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An analysis of 67 RNA-seq datasets from various tissues at different stages of a model insect, Manduca sexta

Overview of attention for article published in BMC Genomics, October 2017
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Title
An analysis of 67 RNA-seq datasets from various tissues at different stages of a model insect, Manduca sexta
Published in
BMC Genomics, October 2017
DOI 10.1186/s12864-017-4147-y
Pubmed ID
Authors

Xiaolong Cao, Haobo Jiang

Abstract

Manduca sexta is a large lepidopteran insect widely used as a model to study biochemistry of insect physiological processes. As a part of its genome project, over 50 cDNA libraries have been analyzed to profile gene expression in different tissues and life stages. While the RNA-seq data were used to study genes related to cuticle structure, chitin metabolism and immunity, a vast amount of the information has not yet been mined for understanding the basic molecular biology of this model insect. In fact, the basic features of these data, such as composition of the RNA-seq reads and lists of library-correlated genes, are unclear. From an extended view of all insects, clear-cut tempospatial expression data are rarely seen in the largest group of animals including Drosophila and mosquitoes, mainly due to their small sizes. We obtained the transcriptome data, analyzed the raw reads in relation to the assembled genome, and generated heatmaps for clustered genes. Library characteristics (tissues, stages), number of mapped bases, and sequencing methods affected the observed percentages of genome transcription. While up to 40% of the reads were not mapped to the genome in the initial Cufflinks gene modeling, we identified the causes for the mapping failure and reduced the number of non-mappable reads to <8%. Similarities between libraries, measured based on library-correlated genes, clearly identified differences among tissues or life stages. We calculated gene expression levels, analyzed the most abundantly expressed genes in the libraries. Furthermore, we analyzed tissue-specific gene expression and identified 18 groups of genes with distinct expression patterns. We performed a thorough analysis of the 67 RNA-seq datasets to characterize new genomic features of M. sexta. Integrated knowledge of gene functions and expression features will facilitate future functional studies in this biochemical model insect.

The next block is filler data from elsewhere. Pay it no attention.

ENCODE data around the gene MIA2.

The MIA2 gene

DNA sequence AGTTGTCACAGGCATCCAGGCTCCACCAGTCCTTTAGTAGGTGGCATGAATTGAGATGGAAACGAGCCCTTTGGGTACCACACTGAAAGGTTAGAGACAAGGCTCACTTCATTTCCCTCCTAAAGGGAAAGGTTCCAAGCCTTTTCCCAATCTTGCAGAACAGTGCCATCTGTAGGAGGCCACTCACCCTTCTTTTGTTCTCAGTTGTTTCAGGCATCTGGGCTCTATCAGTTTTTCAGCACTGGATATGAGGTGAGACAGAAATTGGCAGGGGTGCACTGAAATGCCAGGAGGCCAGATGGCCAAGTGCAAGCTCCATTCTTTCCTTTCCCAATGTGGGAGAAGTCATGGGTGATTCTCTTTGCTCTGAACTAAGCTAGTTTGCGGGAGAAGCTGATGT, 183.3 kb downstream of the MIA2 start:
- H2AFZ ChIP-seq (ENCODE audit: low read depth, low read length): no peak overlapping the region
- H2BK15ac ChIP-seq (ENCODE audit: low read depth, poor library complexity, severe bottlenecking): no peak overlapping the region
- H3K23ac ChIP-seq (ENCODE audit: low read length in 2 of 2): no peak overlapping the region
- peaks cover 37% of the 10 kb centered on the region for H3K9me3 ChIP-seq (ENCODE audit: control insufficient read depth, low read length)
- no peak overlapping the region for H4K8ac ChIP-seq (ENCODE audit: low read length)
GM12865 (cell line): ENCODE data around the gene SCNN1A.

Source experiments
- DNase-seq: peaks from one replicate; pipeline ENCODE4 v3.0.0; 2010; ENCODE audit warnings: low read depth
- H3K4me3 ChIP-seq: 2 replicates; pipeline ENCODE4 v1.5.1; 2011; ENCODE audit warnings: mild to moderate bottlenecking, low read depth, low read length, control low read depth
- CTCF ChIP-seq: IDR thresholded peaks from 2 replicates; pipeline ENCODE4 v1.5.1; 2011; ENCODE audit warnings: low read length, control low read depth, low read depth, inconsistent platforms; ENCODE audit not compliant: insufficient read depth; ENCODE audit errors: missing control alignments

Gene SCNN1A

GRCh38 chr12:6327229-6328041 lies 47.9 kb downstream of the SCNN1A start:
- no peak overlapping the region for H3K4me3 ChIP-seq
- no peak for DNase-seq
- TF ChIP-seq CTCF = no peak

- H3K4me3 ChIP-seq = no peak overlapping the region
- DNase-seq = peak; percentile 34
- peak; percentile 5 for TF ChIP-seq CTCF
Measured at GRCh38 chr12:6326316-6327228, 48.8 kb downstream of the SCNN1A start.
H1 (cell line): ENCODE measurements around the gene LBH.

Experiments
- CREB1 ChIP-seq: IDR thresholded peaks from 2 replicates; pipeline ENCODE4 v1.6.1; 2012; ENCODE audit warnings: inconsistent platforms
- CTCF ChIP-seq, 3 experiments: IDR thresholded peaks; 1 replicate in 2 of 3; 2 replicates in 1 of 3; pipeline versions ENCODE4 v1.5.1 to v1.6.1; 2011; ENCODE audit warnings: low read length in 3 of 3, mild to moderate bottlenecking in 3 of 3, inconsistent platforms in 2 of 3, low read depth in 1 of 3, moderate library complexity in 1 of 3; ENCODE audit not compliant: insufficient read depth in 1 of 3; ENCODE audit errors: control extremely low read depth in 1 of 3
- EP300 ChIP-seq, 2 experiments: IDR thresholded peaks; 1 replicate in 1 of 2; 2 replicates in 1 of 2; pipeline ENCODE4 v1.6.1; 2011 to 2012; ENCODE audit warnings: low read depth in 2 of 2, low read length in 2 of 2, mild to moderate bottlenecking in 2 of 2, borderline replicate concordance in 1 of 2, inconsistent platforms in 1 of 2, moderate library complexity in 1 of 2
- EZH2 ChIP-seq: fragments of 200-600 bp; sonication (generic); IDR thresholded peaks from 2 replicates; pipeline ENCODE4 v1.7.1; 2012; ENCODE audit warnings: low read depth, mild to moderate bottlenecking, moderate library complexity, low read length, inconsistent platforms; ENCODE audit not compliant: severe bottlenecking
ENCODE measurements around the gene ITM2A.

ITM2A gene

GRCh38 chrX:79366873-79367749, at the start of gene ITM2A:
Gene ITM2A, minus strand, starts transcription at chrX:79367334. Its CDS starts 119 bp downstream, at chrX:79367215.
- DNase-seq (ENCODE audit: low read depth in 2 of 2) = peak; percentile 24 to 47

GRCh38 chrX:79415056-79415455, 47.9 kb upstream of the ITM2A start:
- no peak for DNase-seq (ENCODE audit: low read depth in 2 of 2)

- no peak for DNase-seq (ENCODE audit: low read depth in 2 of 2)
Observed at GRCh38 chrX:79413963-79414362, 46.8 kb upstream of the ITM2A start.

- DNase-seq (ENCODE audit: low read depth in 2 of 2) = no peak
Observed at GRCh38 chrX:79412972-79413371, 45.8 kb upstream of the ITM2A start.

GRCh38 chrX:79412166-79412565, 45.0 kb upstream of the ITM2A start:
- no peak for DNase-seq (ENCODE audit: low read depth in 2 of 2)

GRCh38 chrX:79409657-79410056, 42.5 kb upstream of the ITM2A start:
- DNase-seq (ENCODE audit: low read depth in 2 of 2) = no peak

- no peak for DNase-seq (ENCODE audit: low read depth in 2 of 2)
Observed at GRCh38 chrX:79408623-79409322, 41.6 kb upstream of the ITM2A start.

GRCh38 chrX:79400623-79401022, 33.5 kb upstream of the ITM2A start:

Twitter Demographics

The data shown below were collected from the profiles of 3 tweeters who shared this research output. Click here to find out more about how the information was compiled.

Mendeley readers

The data shown below were compiled from readership statistics for 15 Mendeley readers of this research output. Click here to see the associated Mendeley record.

Geographical breakdown

Country Count As %
Unknown 15 100%

Demographic breakdown

Readers by professional status Count As %
Professor 3 20%
Student > Bachelor 3 20%
Student > Ph. D. Student 3 20%
Student > Postgraduate 2 13%
Other 2 13%
Other 2 13%
Readers by discipline Count As %
Agricultural and Biological Sciences 7 47%
Biochemistry, Genetics and Molecular Biology 6 40%
Unspecified 1 7%
Medicine and Dentistry 1 7%

Attention Score in Context

This research output has an Altmetric Attention Score of 1. This is our high-level measure of the quality and quantity of online attention that it has received. This Attention Score, as well as the ranking and number of research outputs shown below, was calculated when the research output was last mentioned on 19 October 2017.
All research outputs
#9,236,657
of 12,016,495 outputs
Outputs from BMC Genomics
#5,136
of 7,083 outputs
Outputs of similar age
#188,201
of 284,211 outputs
Outputs of similar age from BMC Genomics
#304
of 520 outputs
Altmetric has tracked 12,016,495 research outputs across all sources so far. This one is in the 19th percentile – i.e., 19% of other outputs scored the same or lower than it.
So far Altmetric has tracked 7,083 research outputs from this source. They receive a mean Attention Score of 4.2. This one is in the 22nd percentile – i.e., 22% of its peers scored the same or lower than it.
Older research outputs will score higher simply because they've had more time to accumulate mentions. To account for age we can compare this Altmetric Attention Score to the 284,211 tracked outputs that were published within six weeks on either side of this one in any source. This one is in the 27th percentile – i.e., 27% of its contemporaries scored the same or lower than it.
We're also able to compare this research output to 520 others from the same source and published within six weeks on either side of this one. This one is in the 32nd percentile – i.e., 32% of its contemporaries scored the same or lower than it.